Flexport, the recent recipient of the world’s largest trade technology funding round has recently begun making moves to optimise the process of stuffing containers and storing packages in warehouses.
In a patent filing published in October 2019 for a “Cargo Management System”, the silicon valley based freight forwarder outlined plans for a system that automatically groups packages based on their physical characteristics and builds human-friendly container stuffing plans for warehouse workers.
Errors occur when human warehouse workers are forced to guess package dimensions, weights, storage, or shipping instructions on packages. Those errors can have a knock-on impact on the rest of the supply chain, causing costly slow-downs or cancellations. Equally though, if human warehouse managers or operators carefully check package characteristics as they enter a facility, the supply chain runs more slowly and volume capability is limited. To solve this, the patent offers a solution to improve the tracking, grouping, and processing of packages through a warehouse in an intuitive and human friendly manner.
The cloud-based platform requires users to input package size and weight measurements on arrival at a management facility or warehouse. Upon submission, packages are automatically compared to what is already being stored in the facility and sorted into groups based on their physical characteristics. Each group is assigned a human-friendly symbol to make it easy for warehouse workers to identify package types. Packages are labelled using the human friendly symbol, and a machine readable code (like a QR code or barcode).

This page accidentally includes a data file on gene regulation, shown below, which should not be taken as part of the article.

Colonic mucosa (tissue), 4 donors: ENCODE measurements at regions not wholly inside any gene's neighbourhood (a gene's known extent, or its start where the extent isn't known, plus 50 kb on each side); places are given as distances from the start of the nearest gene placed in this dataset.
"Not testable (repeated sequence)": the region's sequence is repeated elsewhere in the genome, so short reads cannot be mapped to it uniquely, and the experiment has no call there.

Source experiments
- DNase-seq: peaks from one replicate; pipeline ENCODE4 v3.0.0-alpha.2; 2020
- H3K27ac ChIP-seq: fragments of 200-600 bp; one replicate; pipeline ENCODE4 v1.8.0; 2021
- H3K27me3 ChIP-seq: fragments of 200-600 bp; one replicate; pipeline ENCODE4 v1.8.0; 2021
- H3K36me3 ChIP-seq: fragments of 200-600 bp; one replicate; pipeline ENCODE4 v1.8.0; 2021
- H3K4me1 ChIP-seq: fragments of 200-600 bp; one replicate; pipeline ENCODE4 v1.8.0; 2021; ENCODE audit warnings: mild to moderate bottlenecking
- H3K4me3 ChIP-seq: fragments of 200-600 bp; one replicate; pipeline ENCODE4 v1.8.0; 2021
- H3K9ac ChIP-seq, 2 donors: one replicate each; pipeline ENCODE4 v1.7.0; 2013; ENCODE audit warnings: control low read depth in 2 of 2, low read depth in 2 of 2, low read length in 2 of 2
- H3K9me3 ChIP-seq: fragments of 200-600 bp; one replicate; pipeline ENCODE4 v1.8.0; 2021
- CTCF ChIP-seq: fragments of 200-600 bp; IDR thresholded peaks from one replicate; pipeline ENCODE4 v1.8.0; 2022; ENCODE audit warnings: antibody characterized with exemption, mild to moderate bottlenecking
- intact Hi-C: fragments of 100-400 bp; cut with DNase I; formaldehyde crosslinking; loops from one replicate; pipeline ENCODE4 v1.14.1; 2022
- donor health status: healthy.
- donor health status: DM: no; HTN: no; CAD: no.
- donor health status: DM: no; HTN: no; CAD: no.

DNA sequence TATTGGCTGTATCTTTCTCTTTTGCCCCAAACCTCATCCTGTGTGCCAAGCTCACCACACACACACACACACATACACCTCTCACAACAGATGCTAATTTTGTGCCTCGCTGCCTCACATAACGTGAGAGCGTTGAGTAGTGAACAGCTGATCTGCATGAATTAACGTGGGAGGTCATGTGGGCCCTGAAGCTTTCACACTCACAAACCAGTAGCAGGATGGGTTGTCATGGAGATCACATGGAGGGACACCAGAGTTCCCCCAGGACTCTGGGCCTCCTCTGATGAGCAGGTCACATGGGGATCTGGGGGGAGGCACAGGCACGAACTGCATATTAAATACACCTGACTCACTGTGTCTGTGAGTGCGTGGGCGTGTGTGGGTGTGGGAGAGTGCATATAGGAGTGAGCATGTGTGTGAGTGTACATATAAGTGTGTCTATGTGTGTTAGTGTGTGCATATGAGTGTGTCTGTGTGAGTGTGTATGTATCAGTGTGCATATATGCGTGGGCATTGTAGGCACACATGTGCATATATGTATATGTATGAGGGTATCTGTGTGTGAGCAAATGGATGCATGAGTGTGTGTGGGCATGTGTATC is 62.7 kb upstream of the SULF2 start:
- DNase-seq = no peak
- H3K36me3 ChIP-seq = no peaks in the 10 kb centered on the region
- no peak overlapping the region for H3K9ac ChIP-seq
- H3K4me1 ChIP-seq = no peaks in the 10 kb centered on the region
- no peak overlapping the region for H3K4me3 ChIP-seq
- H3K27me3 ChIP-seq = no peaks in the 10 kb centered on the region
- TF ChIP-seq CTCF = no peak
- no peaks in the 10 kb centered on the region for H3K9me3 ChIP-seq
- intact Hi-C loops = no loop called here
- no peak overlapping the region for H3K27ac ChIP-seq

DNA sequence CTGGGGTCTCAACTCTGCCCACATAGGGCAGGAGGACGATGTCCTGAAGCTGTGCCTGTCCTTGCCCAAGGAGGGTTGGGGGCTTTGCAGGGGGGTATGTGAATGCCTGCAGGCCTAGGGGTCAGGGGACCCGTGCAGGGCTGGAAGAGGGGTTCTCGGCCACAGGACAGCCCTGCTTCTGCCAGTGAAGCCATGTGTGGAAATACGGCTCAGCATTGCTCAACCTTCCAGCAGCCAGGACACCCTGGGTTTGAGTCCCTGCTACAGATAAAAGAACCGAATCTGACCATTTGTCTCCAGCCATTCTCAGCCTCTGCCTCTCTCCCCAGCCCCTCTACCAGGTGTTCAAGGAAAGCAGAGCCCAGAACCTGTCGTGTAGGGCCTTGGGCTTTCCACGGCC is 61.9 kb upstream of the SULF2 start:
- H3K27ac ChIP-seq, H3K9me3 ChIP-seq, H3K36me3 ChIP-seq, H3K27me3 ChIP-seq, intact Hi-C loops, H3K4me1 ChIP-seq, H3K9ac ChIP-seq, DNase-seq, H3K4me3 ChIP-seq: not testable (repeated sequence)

The designated groups of packages can be used to optimised storage space in the warehouse or facility. When packages are ready to be stuffed into a container, the system generates a “build plan” that specifies how they should be packed into the container. The system uses the human friendly symbols in the build plan, to help whoever is stuffing the container to quickly identify where packages or package groups should be placed in the box.
Because the system is cloud-based, the build plan can be distributed to third parties including delivery drivers or a final customer who is responsible for unpacking the container at the delivery point. Plans can also be stored, modified, and optimised to continuously improve the container stuffing process at warehouses and facilities around the world.
In a sector that is still heavily dependent on manual human labour, this is an incredibly simple way to improve the human-machine interface while at the same time making it possible to utilise data to optimise processes.
This innovation sits well with Flexport’s broad strategy of building the operating system for global trade. This system could be used anywhere, in any warehouse or container depot worldwide. In time, elephants and cowboy hats may become the default way that human warehouse workers and stevedores learn to interpret and enact complex packing instructions from machines.